This novel is not perfect though. One issue that I have, is the ridiculously long descriptions in the first half of the book. Cantero has a beautiful knack for creating imagery in your head but it tends to drone on to the point of beating a dead horse. He creates sweeping landscapes that make a wonderful setting but they are so thorough that you often forget what was happening in the story. Here is a brief example of a much longer description “Kerri had brought along her binoculars. They were the same ones she used to carry as a child for bird spotting, but they were good binoculars that she treated with care, and they besotted a grown-up. Same went for her magnifying glass and her compass, both artifacts of beautiful craftsmanship that she had owned since childhood hands and still suited long-fingered hands”, This quote goes on to take up seven more lines on the page about Kerri’s binoculars. This does not seem like the kind of novel that requires lengthy descriptions of simple items, it is distracting and makes you lose interest in the plot.

Another issue in this novel is the strange shifts in dialogue. You will be reading a normal section of dialogue and then it will shift to a script-style that you would find in a play. Here is a brief example:

“Yes, please,” Andy shouted back. “Right. So we saw the lake creature, and then what did we do?”

Kerri and Nate were still fighting a smile each.

KERRI: We ran away.

NATE: Sorry, was that “ran” away, or “run,” as in now? Are you telling or suggesting?”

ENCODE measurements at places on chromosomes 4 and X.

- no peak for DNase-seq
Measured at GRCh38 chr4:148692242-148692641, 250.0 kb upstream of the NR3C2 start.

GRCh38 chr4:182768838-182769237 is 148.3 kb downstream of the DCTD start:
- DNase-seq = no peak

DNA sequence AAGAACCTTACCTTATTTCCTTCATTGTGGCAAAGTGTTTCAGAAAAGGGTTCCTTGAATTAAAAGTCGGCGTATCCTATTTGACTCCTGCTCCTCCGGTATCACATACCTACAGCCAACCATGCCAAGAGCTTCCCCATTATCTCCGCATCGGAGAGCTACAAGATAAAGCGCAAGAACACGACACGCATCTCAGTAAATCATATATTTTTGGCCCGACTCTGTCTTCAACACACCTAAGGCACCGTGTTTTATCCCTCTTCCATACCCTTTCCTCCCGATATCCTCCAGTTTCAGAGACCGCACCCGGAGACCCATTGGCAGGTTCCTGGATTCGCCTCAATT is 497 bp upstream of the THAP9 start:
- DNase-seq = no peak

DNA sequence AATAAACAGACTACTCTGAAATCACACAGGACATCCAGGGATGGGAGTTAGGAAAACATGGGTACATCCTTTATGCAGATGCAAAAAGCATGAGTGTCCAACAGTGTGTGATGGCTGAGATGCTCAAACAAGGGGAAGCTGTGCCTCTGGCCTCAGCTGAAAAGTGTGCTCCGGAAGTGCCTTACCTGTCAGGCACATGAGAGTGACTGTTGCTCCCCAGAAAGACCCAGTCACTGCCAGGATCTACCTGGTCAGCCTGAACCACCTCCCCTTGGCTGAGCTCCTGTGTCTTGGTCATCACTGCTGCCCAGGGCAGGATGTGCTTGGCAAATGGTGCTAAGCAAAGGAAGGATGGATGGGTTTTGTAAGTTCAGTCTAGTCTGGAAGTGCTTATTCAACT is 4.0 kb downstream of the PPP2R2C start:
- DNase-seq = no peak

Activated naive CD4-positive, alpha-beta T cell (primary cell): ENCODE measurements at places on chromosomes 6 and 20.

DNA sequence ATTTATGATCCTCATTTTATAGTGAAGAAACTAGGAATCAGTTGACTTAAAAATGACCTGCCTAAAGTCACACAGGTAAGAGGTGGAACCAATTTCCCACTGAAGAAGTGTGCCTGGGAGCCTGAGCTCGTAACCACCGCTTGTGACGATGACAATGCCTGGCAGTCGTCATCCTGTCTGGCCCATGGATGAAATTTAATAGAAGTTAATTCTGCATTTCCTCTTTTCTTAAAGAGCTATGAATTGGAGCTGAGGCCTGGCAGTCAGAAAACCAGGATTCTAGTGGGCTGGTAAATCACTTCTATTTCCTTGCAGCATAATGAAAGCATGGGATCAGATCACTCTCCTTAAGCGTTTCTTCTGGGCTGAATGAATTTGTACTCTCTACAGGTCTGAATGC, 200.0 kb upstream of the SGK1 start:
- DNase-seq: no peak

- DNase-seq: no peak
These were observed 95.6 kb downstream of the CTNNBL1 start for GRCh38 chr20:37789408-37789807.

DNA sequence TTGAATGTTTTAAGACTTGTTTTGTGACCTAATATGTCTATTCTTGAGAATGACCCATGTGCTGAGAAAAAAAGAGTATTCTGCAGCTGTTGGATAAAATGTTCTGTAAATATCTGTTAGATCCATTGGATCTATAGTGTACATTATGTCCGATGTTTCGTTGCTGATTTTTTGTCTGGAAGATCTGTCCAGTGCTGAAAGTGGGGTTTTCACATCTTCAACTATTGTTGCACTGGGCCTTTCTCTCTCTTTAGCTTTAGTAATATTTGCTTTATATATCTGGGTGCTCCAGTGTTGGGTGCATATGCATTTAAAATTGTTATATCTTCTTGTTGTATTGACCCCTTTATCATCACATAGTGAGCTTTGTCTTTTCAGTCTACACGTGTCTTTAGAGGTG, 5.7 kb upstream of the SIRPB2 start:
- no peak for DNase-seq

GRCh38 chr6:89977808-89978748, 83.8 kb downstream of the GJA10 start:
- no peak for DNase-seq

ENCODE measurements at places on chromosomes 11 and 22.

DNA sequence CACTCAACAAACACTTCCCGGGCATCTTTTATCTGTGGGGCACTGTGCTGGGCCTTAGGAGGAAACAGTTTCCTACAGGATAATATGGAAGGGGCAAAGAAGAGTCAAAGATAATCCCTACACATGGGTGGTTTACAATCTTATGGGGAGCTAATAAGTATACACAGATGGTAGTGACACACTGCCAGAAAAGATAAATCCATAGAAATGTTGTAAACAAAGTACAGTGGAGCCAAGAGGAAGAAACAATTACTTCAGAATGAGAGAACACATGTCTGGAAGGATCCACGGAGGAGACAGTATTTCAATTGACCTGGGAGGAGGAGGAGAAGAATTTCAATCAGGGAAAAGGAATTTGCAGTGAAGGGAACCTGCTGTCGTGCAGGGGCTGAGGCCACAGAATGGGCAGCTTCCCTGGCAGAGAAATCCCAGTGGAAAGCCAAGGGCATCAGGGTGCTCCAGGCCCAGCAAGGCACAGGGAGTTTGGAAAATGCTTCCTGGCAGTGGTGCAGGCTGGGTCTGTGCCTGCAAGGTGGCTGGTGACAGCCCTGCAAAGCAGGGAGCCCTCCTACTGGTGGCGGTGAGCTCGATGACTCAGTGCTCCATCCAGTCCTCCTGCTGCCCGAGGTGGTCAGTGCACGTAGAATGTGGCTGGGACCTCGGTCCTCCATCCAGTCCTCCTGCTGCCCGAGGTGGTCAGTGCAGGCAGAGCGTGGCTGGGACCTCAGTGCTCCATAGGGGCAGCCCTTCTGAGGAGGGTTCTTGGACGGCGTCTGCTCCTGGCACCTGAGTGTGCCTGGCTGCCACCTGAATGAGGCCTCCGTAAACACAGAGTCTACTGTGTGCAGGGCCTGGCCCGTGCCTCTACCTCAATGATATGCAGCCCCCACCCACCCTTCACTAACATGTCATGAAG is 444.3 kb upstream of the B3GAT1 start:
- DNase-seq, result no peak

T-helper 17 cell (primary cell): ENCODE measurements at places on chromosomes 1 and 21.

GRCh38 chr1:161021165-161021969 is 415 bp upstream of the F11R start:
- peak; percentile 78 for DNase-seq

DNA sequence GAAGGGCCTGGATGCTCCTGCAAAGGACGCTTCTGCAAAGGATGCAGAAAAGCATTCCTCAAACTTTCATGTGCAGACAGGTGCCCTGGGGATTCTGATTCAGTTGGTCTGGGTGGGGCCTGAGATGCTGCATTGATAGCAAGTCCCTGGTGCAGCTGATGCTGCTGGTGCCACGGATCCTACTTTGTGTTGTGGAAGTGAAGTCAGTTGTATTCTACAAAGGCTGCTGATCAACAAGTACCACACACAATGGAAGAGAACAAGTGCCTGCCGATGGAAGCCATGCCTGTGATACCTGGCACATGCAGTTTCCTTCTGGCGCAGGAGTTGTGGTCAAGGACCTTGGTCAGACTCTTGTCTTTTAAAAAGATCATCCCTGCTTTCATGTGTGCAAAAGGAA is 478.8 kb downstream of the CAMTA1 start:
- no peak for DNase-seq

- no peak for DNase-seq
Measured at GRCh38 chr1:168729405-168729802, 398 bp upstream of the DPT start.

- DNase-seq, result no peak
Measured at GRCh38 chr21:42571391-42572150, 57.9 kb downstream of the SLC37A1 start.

There doesn’t seem to be a rhyme or reason as to why the dialogue changes. My only guess is that it was to help reduce confusion between the people speaking, but to me, it was more confusing trying to figure out why the switch was made than it would have been for the dialogue to stay the same. To me, it felt like the author didn’t trust me, to decipher who was talking, even in a conversation of just three people.

There is a minor love arc in this story that seems to try and steal the spotlight from the beauty of this novel, and for me, it was a distraction from the interesting pieces of the story. While I understand the desire for there to be a romantic interest in the book it came off as an unnecessary side story that felt unbelievable and potentially problematic. Andy, one of the detectives, came off as unable to take no for an answer and being in the heat of the #MeToo movement, that will rub many readers the wrong way. It felt like the wrong move for this story.

But, even with its issues, this is a good novel. Cantero put in a lot of hard work and it shows through his writing, it is well worth its status as a New York Times Best-Seller. The story does not rely entirely on being a trip down memory lane and honestly, the balance is very good. If you are looking for something to take you back to your times in front of the television set as a child, this is the book for you. If you are looking for a book that will surprise you and give you the creeps, this is also the book for you.

Meddling Kids is an easy 4/5 stars. I love the story and I believe that the minor flaws are easily forgivable.

How to get ARCs – A Guide

This is so helpful

Devouring Books

Indie authors accepting review requests

How did I start reviewing?

As a reviewer, my journey did not start when I began this blog, but it actually started about 4 years ago. I got started reviewing when I joined Goodreads and I have learned all of these tips along the way. It would have been a lot easier for me if I had all of this information in one spot, so I decided that I might as well create one.

I decided to write this list in order of how my journey went, pretty much, but all of these are good resources that I have actually used.

What are ARCs?